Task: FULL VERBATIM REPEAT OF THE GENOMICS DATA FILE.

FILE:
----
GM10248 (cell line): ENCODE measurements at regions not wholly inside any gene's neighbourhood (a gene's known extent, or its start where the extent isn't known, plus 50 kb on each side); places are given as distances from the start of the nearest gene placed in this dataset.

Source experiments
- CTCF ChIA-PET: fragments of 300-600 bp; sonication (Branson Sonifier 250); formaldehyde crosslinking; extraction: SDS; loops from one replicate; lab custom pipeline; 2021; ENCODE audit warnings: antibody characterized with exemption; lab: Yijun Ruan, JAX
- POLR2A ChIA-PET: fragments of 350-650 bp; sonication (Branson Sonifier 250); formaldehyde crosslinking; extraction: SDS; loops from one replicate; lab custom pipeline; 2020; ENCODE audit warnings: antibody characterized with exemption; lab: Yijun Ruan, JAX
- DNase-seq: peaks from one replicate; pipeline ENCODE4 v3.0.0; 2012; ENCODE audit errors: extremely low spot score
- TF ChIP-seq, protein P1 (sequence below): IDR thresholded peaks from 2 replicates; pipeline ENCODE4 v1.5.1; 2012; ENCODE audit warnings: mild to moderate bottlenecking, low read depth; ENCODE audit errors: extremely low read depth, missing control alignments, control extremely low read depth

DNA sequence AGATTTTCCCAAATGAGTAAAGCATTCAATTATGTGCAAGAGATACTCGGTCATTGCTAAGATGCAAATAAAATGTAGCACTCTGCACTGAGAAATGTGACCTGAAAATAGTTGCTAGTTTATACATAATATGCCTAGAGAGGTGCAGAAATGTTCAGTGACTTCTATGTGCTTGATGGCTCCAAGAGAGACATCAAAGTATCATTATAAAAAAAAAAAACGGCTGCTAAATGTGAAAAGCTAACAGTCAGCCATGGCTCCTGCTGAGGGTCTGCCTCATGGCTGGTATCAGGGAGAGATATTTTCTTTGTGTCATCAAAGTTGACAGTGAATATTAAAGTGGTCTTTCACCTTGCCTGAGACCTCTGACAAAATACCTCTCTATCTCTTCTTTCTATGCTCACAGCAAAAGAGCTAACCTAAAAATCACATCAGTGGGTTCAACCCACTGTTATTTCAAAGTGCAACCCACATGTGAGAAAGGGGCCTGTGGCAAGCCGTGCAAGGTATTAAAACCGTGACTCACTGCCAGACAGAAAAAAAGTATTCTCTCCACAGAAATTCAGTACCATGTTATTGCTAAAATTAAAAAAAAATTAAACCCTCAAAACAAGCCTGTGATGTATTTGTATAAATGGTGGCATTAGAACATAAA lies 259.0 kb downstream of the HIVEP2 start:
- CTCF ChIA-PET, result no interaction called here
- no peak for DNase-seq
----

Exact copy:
GM10248 (cell line): ENCODE measurements at regions not wholly inside any gene's neighbourhood (a gene's known extent, or its start where the extent isn't known, plus 50 kb on each side); places are given as distances from the start of the nearest gene placed in this dataset.

Source experiments
- CTCF ChIA-PET: fragments of 300-600 bp; sonication (Branson Sonifier 250); formaldehyde crosslinking; extraction: SDS; loops from one replicate; lab custom pipeline; 2021; ENCODE audit warnings: antibody characterized with exemption; lab: Yijun Ruan, JAX
- POLR2A ChIA-PET: fragments of 350-650 bp; sonication (Branson Sonifier 250); formaldehyde crosslinking; extraction: SDS; loops from one replicate; lab custom pipeline; 2020; ENCODE audit warnings: antibody characterized with exemption; lab: Yijun Ruan, JAX
- DNase-seq: peaks from one replicate; pipeline ENCODE4 v3.0.0; 2012; ENCODE audit errors: extremely low spot score
- TF ChIP-seq, protein P1 (sequence below): IDR thresholded peaks from 2 replicates; pipeline ENCODE4 v1.5.1; 2012; ENCODE audit warnings: mild to moderate bottlenecking, low read depth; ENCODE audit errors: extremely low read depth, missing control alignments, control extremely low read depth

DNA sequence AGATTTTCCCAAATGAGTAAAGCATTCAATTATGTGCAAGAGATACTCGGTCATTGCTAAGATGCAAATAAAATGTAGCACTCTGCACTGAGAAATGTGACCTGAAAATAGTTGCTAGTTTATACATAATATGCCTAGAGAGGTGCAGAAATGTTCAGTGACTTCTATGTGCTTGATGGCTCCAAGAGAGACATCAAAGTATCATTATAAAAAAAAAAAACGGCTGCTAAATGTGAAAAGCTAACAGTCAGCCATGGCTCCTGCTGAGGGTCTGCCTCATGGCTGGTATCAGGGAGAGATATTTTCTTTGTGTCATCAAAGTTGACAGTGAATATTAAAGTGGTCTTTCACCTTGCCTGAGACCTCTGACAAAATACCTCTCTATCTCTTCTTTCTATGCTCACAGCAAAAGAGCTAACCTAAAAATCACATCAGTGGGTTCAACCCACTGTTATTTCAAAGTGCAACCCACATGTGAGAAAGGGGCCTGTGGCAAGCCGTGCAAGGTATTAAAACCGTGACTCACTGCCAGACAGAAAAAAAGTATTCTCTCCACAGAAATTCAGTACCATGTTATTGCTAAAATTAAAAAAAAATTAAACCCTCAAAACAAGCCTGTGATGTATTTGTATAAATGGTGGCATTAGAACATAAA lies 259.0 kb downstream of the HIVEP2 start:
- CTCF ChIA-PET, result no interaction called here
- no peak for DNase-seq